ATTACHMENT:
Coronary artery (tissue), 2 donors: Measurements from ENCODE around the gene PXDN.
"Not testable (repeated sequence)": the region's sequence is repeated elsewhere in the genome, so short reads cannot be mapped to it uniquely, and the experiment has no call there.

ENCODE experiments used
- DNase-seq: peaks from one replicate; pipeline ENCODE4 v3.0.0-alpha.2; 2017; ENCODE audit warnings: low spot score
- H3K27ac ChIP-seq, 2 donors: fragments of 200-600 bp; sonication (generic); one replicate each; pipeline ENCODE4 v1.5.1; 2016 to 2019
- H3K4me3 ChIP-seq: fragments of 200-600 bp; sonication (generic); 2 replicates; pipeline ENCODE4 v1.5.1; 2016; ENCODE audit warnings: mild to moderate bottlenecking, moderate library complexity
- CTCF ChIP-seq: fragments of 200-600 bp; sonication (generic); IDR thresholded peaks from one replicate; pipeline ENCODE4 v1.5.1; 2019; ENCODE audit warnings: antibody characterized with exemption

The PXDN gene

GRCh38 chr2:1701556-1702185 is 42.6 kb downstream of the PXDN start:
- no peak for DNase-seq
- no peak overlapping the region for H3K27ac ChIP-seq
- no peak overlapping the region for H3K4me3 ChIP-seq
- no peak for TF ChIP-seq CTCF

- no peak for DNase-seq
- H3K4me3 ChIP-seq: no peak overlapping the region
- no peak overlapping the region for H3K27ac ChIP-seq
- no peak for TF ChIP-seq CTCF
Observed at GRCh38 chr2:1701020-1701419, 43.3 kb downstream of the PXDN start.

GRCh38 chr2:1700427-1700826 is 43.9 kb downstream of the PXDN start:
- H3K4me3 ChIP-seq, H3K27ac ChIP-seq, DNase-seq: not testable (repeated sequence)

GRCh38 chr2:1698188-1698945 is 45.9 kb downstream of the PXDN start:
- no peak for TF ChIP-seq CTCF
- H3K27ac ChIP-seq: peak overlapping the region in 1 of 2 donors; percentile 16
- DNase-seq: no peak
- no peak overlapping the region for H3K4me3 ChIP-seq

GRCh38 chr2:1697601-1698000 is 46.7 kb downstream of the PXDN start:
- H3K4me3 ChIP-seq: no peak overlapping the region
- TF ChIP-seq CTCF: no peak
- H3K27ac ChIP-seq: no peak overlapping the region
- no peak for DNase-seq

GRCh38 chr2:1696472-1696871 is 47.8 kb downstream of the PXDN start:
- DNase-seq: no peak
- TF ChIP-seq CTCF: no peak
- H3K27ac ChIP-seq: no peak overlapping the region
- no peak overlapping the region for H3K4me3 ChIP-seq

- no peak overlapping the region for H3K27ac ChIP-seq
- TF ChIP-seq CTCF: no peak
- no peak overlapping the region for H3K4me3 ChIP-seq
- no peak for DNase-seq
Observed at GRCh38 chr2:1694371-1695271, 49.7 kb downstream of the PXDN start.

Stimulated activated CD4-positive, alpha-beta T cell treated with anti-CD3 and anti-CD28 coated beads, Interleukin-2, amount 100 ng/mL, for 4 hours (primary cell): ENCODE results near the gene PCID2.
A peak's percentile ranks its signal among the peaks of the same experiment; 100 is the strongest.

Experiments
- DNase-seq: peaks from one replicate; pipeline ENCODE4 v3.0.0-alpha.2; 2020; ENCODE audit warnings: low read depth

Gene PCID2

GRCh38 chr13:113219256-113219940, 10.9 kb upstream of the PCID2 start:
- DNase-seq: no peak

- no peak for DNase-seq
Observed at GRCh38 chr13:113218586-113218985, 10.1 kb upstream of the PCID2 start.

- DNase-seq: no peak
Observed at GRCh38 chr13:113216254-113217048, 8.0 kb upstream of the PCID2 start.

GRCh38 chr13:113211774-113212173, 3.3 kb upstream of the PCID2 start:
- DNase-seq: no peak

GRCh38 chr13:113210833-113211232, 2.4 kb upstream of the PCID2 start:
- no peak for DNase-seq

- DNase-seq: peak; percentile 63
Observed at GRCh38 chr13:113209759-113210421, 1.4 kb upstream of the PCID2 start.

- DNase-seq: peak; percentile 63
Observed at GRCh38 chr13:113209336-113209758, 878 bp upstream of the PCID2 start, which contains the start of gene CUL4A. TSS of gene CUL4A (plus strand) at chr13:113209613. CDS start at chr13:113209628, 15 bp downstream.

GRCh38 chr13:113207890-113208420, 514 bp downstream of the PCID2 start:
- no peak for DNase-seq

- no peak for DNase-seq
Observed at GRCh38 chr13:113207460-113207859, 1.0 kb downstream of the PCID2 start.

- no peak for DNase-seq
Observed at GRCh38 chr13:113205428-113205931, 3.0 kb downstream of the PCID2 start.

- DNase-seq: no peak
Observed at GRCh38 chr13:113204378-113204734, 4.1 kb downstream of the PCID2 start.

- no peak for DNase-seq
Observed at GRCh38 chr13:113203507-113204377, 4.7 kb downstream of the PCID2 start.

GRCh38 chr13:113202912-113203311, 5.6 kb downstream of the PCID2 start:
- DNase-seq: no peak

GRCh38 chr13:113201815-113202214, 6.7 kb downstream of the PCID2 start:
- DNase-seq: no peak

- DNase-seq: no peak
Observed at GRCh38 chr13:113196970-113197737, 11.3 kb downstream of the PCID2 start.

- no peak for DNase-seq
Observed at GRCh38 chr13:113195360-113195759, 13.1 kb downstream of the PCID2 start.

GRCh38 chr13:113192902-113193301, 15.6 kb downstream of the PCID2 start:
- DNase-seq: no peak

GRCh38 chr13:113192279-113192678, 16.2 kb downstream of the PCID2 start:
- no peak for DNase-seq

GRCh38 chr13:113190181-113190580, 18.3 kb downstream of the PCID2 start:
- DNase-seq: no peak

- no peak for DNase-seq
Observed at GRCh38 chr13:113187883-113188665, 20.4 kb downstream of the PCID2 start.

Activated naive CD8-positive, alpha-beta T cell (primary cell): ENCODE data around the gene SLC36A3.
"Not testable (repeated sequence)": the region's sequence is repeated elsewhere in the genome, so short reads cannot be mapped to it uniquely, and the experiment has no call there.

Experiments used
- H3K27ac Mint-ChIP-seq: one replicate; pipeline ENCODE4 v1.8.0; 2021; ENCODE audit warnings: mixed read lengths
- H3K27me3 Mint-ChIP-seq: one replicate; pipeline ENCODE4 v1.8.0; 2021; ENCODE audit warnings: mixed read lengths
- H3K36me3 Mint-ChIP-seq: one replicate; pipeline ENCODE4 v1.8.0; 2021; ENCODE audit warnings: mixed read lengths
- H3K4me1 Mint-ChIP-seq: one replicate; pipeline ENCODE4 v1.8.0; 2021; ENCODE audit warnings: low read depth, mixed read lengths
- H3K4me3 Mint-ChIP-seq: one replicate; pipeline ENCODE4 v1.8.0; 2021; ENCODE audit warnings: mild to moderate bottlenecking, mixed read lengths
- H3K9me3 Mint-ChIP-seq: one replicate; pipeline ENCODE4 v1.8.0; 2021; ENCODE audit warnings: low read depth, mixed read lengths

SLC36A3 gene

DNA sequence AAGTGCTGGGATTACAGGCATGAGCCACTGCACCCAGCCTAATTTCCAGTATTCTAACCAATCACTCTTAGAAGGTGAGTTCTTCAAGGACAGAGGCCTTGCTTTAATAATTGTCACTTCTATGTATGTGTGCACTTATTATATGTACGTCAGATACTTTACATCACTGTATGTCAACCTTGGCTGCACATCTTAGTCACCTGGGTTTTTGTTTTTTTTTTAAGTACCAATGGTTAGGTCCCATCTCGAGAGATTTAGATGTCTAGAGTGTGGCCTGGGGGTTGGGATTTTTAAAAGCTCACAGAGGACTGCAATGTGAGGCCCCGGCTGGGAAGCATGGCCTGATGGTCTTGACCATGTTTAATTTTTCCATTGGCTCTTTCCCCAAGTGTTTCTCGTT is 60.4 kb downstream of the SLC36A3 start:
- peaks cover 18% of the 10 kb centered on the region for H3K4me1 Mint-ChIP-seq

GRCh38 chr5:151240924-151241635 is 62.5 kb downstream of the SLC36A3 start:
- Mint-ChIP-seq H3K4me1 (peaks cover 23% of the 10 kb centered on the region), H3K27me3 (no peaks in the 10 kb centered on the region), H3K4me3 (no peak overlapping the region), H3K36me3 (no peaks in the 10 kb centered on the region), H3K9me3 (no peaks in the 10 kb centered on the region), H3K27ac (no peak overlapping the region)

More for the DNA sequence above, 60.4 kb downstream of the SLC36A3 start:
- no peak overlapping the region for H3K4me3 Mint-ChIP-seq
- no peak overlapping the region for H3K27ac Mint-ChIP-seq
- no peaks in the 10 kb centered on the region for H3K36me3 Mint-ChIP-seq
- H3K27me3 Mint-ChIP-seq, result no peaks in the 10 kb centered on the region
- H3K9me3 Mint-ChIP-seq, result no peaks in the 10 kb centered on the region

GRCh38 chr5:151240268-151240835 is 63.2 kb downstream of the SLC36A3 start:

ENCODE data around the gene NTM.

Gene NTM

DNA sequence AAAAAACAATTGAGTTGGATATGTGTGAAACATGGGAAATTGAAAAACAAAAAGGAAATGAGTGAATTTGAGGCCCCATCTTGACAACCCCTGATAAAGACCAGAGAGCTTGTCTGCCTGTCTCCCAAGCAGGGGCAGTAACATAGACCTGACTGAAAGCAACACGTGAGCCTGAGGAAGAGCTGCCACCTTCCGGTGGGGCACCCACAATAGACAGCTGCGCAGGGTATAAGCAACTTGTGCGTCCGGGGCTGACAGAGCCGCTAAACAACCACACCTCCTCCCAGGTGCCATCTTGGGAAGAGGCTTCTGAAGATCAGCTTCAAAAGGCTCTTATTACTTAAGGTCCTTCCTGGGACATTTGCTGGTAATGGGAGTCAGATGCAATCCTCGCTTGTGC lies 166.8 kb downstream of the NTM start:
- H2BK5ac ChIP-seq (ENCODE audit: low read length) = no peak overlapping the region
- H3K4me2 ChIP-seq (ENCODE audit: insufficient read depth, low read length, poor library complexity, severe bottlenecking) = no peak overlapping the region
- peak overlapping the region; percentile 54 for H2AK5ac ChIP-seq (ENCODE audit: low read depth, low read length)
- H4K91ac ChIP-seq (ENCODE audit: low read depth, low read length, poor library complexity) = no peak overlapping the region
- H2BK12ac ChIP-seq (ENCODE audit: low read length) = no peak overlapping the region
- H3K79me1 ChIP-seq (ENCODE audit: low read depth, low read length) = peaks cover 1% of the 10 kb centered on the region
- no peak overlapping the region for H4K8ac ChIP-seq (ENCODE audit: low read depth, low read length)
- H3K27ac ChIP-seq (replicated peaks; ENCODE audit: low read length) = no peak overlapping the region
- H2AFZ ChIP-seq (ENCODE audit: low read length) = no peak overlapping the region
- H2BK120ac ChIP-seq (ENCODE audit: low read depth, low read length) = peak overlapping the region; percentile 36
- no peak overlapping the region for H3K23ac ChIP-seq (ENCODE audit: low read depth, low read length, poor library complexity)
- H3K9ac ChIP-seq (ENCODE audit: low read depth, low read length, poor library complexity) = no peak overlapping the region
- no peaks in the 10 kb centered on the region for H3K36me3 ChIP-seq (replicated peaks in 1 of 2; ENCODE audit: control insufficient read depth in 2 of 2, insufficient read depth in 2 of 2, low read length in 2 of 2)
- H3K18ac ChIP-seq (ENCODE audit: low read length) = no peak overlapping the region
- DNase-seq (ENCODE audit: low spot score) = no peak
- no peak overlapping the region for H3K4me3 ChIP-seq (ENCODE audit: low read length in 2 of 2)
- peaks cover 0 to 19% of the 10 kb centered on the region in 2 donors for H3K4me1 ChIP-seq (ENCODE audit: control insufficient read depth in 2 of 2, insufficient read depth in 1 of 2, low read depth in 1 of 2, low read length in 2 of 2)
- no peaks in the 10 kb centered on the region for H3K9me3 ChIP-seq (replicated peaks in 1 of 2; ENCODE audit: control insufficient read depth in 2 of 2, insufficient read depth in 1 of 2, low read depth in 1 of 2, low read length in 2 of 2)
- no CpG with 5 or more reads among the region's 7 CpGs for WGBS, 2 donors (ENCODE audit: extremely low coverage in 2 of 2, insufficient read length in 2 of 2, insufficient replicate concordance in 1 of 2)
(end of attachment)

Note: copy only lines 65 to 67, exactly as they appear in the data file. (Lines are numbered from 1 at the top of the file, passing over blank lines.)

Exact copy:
Observed at GRCh38 chr13:113205428-113205931, 3.0 kb downstream of the PCID2 start.

- DNase-seq: no peak
Observed at GRCh38 chr13:113204378-113204734, 4.1 kb downstream of the PCID2 start.